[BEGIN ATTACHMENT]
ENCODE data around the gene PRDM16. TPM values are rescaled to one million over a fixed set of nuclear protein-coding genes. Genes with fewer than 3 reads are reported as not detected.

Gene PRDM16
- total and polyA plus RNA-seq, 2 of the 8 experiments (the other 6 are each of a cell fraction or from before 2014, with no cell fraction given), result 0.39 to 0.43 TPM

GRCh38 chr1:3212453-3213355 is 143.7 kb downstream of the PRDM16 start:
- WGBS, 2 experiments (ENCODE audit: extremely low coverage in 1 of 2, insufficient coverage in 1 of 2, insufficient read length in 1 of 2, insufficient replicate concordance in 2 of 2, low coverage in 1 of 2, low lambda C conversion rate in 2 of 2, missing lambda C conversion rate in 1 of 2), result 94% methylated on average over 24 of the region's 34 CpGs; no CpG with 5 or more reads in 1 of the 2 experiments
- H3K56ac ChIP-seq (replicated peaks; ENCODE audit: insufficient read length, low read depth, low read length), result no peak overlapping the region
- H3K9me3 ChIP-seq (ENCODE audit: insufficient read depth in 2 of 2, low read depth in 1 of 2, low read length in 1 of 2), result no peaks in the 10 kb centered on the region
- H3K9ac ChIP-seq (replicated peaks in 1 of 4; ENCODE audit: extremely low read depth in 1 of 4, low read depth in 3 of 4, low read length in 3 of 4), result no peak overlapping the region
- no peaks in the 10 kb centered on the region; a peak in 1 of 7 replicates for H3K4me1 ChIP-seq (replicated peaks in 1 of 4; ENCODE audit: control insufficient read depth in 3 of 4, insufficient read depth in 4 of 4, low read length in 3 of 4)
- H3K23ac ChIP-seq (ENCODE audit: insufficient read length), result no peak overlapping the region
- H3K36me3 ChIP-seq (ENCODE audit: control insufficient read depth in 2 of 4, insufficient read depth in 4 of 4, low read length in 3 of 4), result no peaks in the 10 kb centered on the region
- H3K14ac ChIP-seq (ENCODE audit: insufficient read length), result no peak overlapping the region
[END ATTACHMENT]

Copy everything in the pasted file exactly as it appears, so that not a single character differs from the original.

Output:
ENCODE data around the gene PRDM16. TPM values are rescaled to one million over a fixed set of nuclear protein-coding genes. Genes with fewer than 3 reads are reported as not detected.

Gene PRDM16
- total and polyA plus RNA-seq, 2 of the 8 experiments (the other 6 are each of a cell fraction or from before 2014, with no cell fraction given), result 0.39 to 0.43 TPM

GRCh38 chr1:3212453-3213355 is 143.7 kb downstream of the PRDM16 start:
- WGBS, 2 experiments (ENCODE audit: extremely low coverage in 1 of 2, insufficient coverage in 1 of 2, insufficient read length in 1 of 2, insufficient replicate concordance in 2 of 2, low coverage in 1 of 2, low lambda C conversion rate in 2 of 2, missing lambda C conversion rate in 1 of 2), result 94% methylated on average over 24 of the region's 34 CpGs; no CpG with 5 or more reads in 1 of the 2 experiments
- H3K56ac ChIP-seq (replicated peaks; ENCODE audit: insufficient read length, low read depth, low read length), result no peak overlapping the region
- H3K9me3 ChIP-seq (ENCODE audit: insufficient read depth in 2 of 2, low read depth in 1 of 2, low read length in 1 of 2), result no peaks in the 10 kb centered on the region
- H3K9ac ChIP-seq (replicated peaks in 1 of 4; ENCODE audit: extremely low read depth in 1 of 4, low read depth in 3 of 4, low read length in 3 of 4), result no peak overlapping the region
- no peaks in the 10 kb centered on the region; a peak in 1 of 7 replicates for H3K4me1 ChIP-seq (replicated peaks in 1 of 4; ENCODE audit: control insufficient read depth in 3 of 4, insufficient read depth in 4 of 4, low read length in 3 of 4)
- H3K23ac ChIP-seq (ENCODE audit: insufficient read length), result no peak overlapping the region
- H3K36me3 ChIP-seq (ENCODE audit: control insufficient read depth in 2 of 4, insufficient read depth in 4 of 4, low read length in 3 of 4), result no peaks in the 10 kb centered on the region
- H3K14ac ChIP-seq (ENCODE audit: insufficient read length), result no peak overlapping the region